What to expect with Ernst and Young
A Lehman Brothers sign at the company's annex office in New York City.
TEXT OF INTERVIEW
STACEY VANEK SMITH: The Wall Street Journal reports this morning that accounting firm Ernst and Young might be facing fraud charges. New York prosecutors reportedly accuse the accounting giant of playing a key role in helping Lehman Brothers hide about $50 billion in losses. Forbes Magazine Accounting watchdog Francine McKenna says this is serious.
FRANCINE MCKENNA: Ernst and Young signs off on financial statements and did so every single year all the way up to the failure, with no qualifications, no insistence on any additional disclosures.
Lehman's collapse in 2008 kicked off the financial crisis. Here to talk a bit more about the implications of this is Julia Coronado, chief economist for BNP Paribas. She joins us live from New York. Good morning, Julia.
JULIA CORONADO: Good morning.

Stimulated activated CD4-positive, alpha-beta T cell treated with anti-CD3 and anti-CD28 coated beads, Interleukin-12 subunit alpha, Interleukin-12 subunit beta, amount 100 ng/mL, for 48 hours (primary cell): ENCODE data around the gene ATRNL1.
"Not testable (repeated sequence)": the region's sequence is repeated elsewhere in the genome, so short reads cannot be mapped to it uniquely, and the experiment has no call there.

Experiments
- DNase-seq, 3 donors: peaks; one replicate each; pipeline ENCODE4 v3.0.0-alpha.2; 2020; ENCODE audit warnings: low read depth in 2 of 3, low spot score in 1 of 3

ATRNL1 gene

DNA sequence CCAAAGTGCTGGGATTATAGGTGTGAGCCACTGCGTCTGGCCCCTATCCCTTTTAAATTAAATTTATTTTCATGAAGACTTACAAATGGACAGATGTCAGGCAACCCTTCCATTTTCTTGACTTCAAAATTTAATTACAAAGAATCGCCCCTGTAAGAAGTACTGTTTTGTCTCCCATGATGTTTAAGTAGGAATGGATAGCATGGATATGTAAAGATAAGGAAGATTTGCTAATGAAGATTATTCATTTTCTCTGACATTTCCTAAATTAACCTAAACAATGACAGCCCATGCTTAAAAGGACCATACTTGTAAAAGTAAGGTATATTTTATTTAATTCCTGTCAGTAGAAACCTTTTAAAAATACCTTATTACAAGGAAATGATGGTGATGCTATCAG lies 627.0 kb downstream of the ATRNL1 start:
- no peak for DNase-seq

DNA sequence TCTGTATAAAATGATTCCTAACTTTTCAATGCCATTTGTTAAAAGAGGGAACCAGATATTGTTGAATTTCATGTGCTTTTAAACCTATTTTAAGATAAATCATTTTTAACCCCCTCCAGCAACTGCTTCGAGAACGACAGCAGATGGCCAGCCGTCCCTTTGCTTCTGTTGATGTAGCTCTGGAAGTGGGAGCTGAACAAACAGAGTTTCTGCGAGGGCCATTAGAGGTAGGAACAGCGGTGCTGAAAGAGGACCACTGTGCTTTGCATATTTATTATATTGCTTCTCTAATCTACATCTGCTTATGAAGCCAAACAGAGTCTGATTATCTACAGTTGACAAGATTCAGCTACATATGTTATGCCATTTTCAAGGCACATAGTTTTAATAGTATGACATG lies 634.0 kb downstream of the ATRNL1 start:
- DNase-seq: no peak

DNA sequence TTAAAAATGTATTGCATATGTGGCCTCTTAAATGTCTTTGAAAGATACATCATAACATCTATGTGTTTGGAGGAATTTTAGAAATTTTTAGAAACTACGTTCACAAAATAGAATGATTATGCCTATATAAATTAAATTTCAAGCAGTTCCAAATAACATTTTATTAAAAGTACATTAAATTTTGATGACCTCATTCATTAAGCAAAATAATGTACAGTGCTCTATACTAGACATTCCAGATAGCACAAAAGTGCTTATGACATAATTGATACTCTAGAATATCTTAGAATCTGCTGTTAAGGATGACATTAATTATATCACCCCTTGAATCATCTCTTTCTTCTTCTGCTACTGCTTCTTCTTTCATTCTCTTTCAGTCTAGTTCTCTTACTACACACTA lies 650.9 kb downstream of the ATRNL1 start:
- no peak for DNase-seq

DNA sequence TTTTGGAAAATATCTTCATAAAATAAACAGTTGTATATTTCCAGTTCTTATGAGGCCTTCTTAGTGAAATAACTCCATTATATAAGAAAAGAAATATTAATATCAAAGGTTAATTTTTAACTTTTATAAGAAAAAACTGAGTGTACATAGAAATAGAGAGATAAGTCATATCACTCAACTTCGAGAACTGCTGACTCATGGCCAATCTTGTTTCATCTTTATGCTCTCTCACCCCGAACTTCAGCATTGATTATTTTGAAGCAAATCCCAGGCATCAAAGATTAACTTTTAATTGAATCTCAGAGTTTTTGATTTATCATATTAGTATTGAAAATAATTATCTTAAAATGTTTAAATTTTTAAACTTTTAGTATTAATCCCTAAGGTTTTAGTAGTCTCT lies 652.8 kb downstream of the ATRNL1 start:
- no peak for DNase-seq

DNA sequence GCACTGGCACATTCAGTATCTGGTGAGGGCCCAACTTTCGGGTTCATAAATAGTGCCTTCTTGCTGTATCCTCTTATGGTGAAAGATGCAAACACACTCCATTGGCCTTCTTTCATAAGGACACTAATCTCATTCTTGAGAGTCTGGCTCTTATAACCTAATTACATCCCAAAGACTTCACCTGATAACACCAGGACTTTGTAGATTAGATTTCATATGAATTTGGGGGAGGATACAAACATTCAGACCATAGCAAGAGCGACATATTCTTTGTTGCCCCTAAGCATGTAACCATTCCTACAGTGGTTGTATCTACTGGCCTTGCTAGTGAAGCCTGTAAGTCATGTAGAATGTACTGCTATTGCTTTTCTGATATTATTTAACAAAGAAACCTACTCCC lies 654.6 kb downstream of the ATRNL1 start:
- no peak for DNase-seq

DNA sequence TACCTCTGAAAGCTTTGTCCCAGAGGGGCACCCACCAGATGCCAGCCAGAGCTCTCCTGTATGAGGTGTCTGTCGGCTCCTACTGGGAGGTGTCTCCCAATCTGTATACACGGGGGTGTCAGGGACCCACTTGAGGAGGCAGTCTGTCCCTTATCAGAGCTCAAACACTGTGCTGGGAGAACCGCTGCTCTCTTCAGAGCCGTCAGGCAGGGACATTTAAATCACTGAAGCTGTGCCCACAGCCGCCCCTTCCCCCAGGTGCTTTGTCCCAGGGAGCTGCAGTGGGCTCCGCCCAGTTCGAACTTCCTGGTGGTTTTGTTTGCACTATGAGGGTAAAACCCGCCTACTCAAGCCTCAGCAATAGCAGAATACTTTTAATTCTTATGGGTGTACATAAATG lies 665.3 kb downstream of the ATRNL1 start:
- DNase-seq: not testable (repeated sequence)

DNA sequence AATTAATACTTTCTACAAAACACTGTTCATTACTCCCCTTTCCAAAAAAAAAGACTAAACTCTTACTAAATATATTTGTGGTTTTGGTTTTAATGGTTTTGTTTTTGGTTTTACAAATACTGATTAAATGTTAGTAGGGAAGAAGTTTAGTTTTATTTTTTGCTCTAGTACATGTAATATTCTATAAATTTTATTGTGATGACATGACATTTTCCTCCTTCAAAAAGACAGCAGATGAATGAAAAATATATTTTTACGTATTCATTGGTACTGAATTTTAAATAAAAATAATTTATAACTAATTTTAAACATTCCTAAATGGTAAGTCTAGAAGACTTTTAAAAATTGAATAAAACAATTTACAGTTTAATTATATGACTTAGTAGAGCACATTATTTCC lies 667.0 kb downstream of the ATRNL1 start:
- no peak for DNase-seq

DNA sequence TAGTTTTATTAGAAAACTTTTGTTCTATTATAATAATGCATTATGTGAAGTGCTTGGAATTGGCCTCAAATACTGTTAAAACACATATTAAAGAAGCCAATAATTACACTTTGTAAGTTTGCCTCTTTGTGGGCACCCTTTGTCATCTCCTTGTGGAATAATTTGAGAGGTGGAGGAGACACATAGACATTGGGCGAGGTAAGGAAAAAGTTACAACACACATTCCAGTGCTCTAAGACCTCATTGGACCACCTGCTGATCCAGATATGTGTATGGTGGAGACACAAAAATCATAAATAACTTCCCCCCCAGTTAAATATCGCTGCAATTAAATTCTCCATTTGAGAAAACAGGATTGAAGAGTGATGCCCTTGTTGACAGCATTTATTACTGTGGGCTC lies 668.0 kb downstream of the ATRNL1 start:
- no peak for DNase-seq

VANEK SMITH: Julia, do you think we're going to see more charges like this one?
CORONADO: We probably will see charges like this. We've already seen some charges against financial firms related to the Madoff case. There's just been a lot of losses that have been suffered and there's a desire to get some retribution for those losses.
VANEK SMITH: We saw Dodd-Frank financial regulation passed this summer. Why haven't we seen the effects of that regulation already?
CORONADO: What Dodd Frank did was leave a lot of the details open to regulator's interpretation. So regulators are just putting in place the committees and the departments needed to establish those rules, and what we're going to see in 2011 is a lot of specifics about how Dodd Frank will be implemented and what the implications will be for various businesses.
VANEK SMITH: What kind of year did financial institutions have in 2010?
CORONADO: 2010 was a mixed bag. So of course 2009 was sort of a recovery from the abyss. There was lots of increased activity and most financial firms did really well. But of course we've seen the recovery be fairly choppy, the housing market, different areas have experienced their ups and downs and that has translated into ups and downs for the financial industry. So on balance it's been an OK year, but again it hasn't been a uniform great year across the board and I think probably with the implementation of Dodd Frank, on the docket for 2011, it's going to be that much harder to find ways to make profits for financial firms.
VANEK SMITH: Julia Coronado is chief economist for BNP Paribas. Thanks Julia.
CORONADO: It's my pleasure.